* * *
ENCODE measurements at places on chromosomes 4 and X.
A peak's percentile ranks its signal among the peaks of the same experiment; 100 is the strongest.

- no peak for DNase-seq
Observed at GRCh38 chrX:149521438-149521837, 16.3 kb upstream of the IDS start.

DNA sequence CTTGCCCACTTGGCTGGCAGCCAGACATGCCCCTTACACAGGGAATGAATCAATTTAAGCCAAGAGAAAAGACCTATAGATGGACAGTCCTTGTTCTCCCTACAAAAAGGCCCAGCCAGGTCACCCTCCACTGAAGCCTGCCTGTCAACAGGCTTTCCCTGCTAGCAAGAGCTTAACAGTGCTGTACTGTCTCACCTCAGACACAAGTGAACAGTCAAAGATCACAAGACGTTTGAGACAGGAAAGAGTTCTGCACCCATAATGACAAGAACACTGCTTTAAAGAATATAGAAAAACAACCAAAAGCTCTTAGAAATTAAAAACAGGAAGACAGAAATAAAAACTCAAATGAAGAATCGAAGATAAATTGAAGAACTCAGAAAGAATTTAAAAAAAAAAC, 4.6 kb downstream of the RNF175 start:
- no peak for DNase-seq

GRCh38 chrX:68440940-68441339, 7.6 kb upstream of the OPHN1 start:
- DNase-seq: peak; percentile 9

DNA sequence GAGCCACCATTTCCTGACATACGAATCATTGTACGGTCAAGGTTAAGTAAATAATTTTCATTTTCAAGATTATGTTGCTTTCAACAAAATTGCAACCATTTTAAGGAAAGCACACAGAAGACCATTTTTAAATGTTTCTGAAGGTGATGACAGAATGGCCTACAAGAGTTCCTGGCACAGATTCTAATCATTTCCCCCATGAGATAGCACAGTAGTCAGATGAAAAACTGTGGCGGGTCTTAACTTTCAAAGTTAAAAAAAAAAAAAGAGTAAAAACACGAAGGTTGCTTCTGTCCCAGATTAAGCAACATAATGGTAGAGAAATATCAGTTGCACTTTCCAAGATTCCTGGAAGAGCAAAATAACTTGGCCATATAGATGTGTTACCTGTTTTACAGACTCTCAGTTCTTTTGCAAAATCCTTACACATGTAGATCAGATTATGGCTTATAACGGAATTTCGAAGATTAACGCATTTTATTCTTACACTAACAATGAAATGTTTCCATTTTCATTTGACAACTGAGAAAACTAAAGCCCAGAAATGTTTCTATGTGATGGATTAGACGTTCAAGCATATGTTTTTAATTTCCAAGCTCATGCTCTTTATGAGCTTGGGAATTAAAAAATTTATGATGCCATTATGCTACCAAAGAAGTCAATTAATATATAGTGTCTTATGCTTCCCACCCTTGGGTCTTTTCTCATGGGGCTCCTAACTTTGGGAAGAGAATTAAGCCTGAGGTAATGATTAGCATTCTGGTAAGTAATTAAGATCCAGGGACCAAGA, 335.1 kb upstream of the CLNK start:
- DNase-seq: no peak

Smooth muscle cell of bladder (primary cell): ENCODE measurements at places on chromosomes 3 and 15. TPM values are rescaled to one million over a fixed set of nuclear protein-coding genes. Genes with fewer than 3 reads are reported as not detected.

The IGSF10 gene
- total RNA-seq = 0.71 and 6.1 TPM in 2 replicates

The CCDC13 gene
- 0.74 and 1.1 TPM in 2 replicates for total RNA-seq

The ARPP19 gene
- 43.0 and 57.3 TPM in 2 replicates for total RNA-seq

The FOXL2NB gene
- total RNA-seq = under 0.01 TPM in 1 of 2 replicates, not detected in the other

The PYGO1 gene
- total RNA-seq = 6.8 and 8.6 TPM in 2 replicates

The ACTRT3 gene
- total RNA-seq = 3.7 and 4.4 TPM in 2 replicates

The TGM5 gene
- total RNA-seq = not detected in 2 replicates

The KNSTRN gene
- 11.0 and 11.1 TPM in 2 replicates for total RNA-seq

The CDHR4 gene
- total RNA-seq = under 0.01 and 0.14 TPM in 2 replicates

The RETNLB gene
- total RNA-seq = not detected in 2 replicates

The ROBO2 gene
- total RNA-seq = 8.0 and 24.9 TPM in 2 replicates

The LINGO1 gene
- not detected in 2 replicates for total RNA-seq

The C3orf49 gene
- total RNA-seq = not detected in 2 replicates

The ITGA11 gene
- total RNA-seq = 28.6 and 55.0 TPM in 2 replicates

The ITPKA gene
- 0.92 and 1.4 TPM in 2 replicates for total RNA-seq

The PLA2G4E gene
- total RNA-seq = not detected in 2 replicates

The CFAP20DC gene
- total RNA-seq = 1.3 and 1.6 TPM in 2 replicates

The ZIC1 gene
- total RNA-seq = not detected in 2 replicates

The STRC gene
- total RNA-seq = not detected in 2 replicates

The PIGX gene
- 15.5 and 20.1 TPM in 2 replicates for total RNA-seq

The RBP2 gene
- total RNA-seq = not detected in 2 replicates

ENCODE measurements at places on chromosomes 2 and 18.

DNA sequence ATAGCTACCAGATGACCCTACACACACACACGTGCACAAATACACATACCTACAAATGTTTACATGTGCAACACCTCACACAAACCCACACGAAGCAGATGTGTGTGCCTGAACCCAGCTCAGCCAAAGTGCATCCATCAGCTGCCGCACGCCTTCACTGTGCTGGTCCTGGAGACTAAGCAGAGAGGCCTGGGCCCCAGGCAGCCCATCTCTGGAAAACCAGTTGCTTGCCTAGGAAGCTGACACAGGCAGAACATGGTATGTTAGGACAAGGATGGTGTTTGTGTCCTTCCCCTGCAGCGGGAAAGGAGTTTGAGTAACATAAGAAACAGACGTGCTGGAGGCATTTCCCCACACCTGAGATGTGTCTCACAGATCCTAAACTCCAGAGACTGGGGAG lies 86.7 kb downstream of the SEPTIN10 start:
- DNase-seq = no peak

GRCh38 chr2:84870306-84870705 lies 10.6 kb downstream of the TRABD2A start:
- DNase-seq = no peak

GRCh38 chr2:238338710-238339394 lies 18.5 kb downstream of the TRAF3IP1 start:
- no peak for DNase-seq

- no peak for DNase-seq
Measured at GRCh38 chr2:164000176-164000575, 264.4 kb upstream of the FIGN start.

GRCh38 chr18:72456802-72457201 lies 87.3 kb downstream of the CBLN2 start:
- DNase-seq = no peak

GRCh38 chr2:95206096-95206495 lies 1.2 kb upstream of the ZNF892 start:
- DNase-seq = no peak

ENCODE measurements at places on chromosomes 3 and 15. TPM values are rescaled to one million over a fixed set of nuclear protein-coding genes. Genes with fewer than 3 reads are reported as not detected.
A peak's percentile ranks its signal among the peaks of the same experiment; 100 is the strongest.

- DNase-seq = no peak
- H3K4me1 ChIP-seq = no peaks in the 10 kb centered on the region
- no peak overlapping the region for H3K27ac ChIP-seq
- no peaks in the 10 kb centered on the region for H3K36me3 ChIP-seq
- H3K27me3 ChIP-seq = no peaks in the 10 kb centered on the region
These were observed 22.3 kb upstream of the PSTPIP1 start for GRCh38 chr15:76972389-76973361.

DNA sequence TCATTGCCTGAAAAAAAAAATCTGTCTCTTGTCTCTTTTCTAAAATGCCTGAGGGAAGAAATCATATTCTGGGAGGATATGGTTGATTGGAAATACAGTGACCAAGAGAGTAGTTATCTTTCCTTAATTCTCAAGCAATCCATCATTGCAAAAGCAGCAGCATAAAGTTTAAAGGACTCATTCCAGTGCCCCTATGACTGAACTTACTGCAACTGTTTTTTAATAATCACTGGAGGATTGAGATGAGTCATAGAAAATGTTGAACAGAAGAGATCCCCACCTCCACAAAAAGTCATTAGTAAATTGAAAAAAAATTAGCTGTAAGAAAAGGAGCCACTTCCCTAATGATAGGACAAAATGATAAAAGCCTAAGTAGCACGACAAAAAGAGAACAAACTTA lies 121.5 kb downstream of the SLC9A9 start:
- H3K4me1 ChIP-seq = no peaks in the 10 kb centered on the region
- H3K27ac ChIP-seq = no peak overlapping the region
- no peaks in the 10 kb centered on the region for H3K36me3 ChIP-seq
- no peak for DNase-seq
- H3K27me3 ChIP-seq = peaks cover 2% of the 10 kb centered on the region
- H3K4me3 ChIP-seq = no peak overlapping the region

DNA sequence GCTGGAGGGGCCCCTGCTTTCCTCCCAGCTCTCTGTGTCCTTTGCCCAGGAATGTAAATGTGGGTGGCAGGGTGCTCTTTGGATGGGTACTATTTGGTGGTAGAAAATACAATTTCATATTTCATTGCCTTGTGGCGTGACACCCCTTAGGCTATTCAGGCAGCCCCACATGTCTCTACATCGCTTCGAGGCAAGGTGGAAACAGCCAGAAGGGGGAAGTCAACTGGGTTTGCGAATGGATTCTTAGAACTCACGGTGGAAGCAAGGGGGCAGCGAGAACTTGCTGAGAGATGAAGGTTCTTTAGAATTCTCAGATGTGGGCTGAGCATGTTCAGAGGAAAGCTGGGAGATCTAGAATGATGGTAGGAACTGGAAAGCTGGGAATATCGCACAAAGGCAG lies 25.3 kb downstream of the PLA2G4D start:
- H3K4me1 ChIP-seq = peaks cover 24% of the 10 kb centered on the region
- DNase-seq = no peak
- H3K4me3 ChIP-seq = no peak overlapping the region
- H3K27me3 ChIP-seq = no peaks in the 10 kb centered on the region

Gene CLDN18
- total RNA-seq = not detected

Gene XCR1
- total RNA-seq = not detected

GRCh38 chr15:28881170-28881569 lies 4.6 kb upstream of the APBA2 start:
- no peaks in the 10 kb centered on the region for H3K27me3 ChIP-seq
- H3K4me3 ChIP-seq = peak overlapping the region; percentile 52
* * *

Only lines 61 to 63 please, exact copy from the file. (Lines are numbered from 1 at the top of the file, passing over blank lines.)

- no peak for DNase-seq
Measured at GRCh38 chr2:164000176-164000575, 264.4 kb upstream of the FIGN start.

GRCh38 chr18:72456802-72457201 lies 87.3 kb downstream of the CBLN2 start: